For the longest time, I retreated into negative emotions concerning my own dad. Unable to see the bigger picture of what it means to provide… unable (still unable) to see through the family fog-of-war of the example his dad left him with when it came to interacting with family. For years, even as an adult, I’ve wanted more from my dad… But I’ve learned that whatever it is I have wanted from him, I have built into my relationship with Wyatt. Letting the past go, letting anger go, has allowed me to see my dad for who he is instead of who I wanted him to be.

My dad, Steven, is an amazing guy. He is funny, insightful, and a hard worker. The older I get, the more I appreciate him AND realize how much I am like him. I wish I had been able to push past what is deemed, in Christian circles, as a “father wound” sooner. Arriving at a point where I can accept my dad for who he is is priceless. Being able to see the bigger picture, where other men were allowed to step in and teach me and my siblings, and not resent that, is liberating.

All of the above to say, Father’s Day is this weekend. Chuck Lawless reposted a piece this morning that resonated with me titled “8 Reflections on Being Childless and Celebrating Father’s Day“. I encourage you to check it out.

These greeting card holidays can stir the emotions!

Happy early Father’s Day.

Homecoming: Why are video games so hard to come back to?

Standard

A long time ago (2014), in a living room far far away, I asked Wyatt to help me create my Dragon Age: Inquisition character.

Me on my throne.

We created a:

  • Scrawny Elf
  • With a facial tattoo that covers his entire face
  • Who carries a two-handed sword
  • And has a deep voice

I loved playing as him.

I sunk hours into Dragon Age: Inquisition until I hit the wall and got stuck in the game. At this point, I am sure, a new game entered my orbit, and I blasted away from my elf and the inquisition.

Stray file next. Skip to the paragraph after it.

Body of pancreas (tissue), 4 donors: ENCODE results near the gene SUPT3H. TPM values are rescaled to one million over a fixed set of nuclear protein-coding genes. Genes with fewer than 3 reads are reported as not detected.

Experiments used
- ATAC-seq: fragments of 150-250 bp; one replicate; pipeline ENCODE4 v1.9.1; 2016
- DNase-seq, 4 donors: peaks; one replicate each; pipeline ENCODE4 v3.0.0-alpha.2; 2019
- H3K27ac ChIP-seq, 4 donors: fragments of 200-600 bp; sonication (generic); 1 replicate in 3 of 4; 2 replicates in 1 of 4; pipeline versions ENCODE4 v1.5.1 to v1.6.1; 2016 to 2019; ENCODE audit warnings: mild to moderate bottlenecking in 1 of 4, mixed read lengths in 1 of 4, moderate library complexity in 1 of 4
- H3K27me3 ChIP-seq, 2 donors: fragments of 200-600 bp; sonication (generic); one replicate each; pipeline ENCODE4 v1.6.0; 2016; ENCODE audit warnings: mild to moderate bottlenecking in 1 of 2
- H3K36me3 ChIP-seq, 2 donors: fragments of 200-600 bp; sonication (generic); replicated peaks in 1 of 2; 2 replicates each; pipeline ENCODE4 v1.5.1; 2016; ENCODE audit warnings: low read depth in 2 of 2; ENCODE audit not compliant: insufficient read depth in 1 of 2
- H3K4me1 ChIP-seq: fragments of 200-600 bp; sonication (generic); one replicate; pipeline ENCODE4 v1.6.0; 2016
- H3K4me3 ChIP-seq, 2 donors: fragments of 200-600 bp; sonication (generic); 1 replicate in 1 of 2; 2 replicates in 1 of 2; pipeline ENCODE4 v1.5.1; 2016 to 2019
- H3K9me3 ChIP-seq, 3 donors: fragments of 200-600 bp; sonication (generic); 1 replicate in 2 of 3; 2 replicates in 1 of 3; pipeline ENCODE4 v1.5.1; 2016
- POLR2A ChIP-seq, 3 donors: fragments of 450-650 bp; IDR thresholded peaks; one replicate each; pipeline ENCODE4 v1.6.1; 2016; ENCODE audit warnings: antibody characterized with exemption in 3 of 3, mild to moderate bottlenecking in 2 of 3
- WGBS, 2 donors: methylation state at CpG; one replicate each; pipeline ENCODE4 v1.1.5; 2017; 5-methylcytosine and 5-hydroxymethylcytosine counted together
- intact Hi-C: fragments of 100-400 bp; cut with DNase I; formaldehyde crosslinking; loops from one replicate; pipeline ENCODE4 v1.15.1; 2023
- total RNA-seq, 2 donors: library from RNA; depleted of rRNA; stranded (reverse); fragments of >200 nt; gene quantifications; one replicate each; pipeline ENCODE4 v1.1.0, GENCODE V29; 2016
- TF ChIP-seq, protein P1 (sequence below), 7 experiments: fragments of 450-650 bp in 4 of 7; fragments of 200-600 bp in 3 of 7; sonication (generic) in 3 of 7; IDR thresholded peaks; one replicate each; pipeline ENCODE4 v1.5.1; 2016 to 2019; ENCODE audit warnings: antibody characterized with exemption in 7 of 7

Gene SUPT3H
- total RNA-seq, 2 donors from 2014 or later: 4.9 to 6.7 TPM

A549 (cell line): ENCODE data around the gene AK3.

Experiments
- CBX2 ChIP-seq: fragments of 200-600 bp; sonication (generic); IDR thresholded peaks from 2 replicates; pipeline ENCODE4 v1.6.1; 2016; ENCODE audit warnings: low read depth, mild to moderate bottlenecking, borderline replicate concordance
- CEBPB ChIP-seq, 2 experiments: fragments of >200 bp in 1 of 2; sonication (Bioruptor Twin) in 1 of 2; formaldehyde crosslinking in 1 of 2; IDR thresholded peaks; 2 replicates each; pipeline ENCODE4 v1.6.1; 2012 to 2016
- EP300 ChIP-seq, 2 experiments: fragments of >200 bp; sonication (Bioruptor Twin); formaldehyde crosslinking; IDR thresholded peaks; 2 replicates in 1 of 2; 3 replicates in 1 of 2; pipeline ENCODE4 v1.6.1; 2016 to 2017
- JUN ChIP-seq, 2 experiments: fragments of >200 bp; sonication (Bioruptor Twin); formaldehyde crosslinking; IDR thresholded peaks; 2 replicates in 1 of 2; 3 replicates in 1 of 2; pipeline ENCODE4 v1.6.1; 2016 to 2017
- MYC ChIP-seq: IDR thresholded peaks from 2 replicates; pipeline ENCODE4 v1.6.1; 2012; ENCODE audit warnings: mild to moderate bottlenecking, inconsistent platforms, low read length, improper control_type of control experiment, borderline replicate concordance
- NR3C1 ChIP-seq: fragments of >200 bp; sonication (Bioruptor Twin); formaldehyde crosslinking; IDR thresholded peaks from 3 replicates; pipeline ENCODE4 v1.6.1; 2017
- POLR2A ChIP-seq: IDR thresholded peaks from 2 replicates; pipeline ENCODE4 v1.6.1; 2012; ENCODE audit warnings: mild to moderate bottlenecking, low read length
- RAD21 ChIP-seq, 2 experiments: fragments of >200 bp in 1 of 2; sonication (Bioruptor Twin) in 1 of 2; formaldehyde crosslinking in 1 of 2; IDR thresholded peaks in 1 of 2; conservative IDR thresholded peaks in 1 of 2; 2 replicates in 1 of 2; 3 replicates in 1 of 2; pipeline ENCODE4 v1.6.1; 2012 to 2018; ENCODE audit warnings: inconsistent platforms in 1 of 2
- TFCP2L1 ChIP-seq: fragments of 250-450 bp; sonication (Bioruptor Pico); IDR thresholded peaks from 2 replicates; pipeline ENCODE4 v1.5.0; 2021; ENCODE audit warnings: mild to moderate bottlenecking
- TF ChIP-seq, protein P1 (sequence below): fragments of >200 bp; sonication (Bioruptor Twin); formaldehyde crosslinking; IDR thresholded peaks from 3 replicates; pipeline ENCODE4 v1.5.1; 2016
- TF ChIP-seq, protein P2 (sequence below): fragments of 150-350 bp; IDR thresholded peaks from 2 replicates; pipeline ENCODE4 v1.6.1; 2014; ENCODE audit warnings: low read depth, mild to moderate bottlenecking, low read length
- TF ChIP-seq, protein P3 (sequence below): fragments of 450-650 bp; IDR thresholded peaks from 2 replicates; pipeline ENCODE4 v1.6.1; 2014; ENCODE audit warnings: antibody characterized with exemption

My throne room.

I loaded Dragon Age: Inquisition once more last night. Combat/gameplay rhythms were unfamiliar after being away from the game for so long. My elf had not changed… but I have.

Unlike reading multiple books at the same time, I think video games are harder not to play fully invested in. With big AAA games, I tend to forget about the:

  • Controls (muscle memory does help with skill-based games)
  • Story (I’m thankful for the games that feature a story recap)
  • How much I cared/was invested in characters

So I wanted to ask you:

  1. How long is too long to come back to a game?
  2. At what point do you give up/delete/move on because you simply do not care anymore?

Let me know in the comments below!

Finishing Well

Standard

Estimating how long a project will take to complete can be tricky. A daily balancing act between management expectations and actual time needed. A decade into managing a front office, I hear these conversations throughout the day:

“How long is this going to take you?”

“About an hour?”

“Good. Do it.”